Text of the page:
This is probably my favourite idea in the season, though unfortunately it’s not fleshed out that well. So during the Cold War, there was this cultural fear of Communists taking over in America. Even your neighbours could be Communists! They may look normal on the outside, but underneath they are the greatest threat to American individualism! In Stranger Things 3, we get both a literal and metaphorical depiction of this fear. The literal being the secret Russians living beneath the town, and the metaphorical being the Mind Flayer taking over people and turning them into one collective. There were lots of stories with these themes during this period such as Invasion of the Body Snatchers, and the Russians are such a classic 80's villain that I think this is a really fun idea. But this really only becomes a prevalent theme in one sequence when Max and Eleven go to look for the missing lifeguard and find Billy in this like suspiciously perfect nuclear family dinner. But after this sequence they don’t do much with the idea. I also think it’s a bit weird that there is both the Flayer, a metaphorical Russian invasion, and an actual Russian invasion, happening at the same time. Since these two plots are so loosely connected it feels like there is a piece missing. But the concept is really fun and really 80's.

I think my biggest gripe with this season is that there are too many characters, leading to not enough character development.

So this season keeps all of the original characters: Mike, Dustin, Lucas, Will, Eleven, Nancy, Jonathon, Hopper, Joyce, and Steve Harrington. Plus all the additional characters from season 2 that didn’t die or that no one but me liked (the lost sister): Billy, Max, and the conspiracy guy. On top of all that this season introduces new characters Robin and Lucas’s sister, (who had shown up before but this is the first time she’s been a real character) and recurring characters Mayor Wesley and the Russian scientist Alexi. That’s 15-17 characters to balance, which is a lot. With this many characters it feels like there’s not really enough time spent with each of them, or at least not enough time spent developing them. Even in season 2, that was fairly cluttered, they still managed to give a lot of development to Will, Eleven, Nancy and Jonathon’s relationship, and especially Steve Harrington. But there are only a few characters that really get much development in season 3. The first is Robin, and that’s really only because she’s a new character. I did like the twist with her character for at least the fact that it wasn’t what I expected. They do try to give Will some stuff about how he is scared that the group is growing up too fast and eventually they will forget about him, but they kinda drop it after the first few episodes, and it doesn’t come back until the end of the season. They also give some good development to Billy, which is really cool, but every other character feels like they don’t grow very much this season.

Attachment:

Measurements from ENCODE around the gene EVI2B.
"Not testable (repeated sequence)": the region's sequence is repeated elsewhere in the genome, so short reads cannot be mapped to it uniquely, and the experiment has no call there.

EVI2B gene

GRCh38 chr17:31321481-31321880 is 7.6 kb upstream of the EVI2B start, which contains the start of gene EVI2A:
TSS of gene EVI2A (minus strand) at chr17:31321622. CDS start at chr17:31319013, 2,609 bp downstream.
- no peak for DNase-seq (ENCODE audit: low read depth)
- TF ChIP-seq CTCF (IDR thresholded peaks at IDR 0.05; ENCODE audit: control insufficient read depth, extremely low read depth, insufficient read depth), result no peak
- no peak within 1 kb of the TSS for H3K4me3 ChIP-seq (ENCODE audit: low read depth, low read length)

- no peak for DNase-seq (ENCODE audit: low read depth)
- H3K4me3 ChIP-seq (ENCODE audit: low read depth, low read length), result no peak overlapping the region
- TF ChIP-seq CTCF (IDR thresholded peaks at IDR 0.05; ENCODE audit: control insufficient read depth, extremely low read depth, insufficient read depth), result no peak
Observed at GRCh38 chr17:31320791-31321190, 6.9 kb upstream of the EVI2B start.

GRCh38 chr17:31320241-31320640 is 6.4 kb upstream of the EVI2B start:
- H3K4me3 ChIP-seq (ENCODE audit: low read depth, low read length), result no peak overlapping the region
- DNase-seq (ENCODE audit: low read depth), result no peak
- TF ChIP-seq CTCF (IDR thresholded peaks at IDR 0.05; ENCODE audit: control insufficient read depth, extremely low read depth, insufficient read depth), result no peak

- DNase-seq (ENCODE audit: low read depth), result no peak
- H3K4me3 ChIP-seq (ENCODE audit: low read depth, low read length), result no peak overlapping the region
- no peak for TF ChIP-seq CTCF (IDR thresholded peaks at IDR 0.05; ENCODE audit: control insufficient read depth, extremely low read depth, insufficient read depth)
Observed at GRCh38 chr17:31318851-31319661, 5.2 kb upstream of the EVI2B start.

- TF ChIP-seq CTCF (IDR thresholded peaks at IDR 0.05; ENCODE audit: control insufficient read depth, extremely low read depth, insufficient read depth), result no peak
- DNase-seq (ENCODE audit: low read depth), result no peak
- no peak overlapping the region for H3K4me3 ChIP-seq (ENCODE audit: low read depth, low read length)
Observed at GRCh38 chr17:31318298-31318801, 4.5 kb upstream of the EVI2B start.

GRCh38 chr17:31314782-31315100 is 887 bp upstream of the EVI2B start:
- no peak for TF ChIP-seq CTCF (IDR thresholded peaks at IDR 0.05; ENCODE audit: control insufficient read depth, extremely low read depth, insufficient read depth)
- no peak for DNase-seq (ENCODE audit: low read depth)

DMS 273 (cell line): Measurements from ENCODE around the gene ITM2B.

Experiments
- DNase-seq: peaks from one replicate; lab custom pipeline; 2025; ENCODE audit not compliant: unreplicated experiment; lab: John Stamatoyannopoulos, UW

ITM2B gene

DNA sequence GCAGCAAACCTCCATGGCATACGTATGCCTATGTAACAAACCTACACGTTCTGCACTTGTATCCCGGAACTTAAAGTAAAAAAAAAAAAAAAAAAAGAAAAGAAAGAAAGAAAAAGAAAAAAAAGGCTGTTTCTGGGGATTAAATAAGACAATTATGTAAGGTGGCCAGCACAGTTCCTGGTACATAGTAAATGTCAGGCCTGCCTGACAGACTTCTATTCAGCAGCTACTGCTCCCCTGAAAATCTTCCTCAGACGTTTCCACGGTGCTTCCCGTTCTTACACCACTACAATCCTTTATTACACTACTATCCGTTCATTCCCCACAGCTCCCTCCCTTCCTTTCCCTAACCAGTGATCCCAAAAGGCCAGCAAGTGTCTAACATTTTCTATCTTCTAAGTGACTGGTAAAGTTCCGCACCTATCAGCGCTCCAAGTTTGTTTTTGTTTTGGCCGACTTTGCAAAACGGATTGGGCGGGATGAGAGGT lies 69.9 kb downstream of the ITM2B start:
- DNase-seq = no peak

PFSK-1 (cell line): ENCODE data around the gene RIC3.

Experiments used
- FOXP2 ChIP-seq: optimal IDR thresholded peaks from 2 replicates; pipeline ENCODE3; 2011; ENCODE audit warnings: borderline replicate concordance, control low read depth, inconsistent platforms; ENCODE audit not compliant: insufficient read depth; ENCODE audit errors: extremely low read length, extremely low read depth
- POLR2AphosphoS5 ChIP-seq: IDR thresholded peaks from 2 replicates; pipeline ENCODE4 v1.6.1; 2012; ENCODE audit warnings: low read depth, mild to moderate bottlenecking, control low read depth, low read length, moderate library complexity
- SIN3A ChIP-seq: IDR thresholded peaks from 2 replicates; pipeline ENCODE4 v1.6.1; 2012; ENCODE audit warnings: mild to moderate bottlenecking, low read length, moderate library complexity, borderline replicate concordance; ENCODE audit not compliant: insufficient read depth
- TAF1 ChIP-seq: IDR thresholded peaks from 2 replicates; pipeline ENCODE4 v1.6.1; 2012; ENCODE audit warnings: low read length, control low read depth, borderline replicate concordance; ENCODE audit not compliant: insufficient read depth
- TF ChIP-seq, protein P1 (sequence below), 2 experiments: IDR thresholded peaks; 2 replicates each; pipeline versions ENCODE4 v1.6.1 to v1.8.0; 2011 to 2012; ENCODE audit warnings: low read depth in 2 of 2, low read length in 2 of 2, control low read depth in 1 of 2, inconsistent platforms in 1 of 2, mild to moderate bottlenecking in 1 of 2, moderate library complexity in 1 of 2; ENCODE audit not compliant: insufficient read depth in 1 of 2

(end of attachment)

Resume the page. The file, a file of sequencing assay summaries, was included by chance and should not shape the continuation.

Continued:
Steve and Dustin are great together, but Steve got all his character development last season. So he doesn’t really grow much despite still being one of the most charismatic characters in the show. Nancy and Jonathon aren’t as interesting as when they were “will they/won’t they,” and now that they are a “will they,” they're kind of boring. Joyce and Hopper are fine. They meet up with the conspiracy guy from season 2, who I guess is just in the show to tell characters that have sexual tension that they should bang. Either way, I feel like there is an urgency and a realness to their characters from previous seasons that was missing here. Joyce doesn’t even smoke, and I feel like they kept forgetting that they both have kids. The main kids are good as always. There’s a lot of, "oh man girls are so confusing," but mostly I just wish there was more time spent with them.

They do this thing where they make Eleven and Max friends so that they can actually have the girl characters hang out and be kids. Which is a good idea but I think the problem lies in the execution. Anytime the boys are hanging out it feels really genuine and organic, probably because they are based on the Duffer brothers' actual experiences growing up in the 80's. But Max and Eleven hanging out just feels really stereotypical, like what boys imagine girls do for fun. They go shopping, have a sleepover, and talk about boys. Like, I was never a teenage girl so I don’t know, but is this really what girls do? I just find it kind of cliched.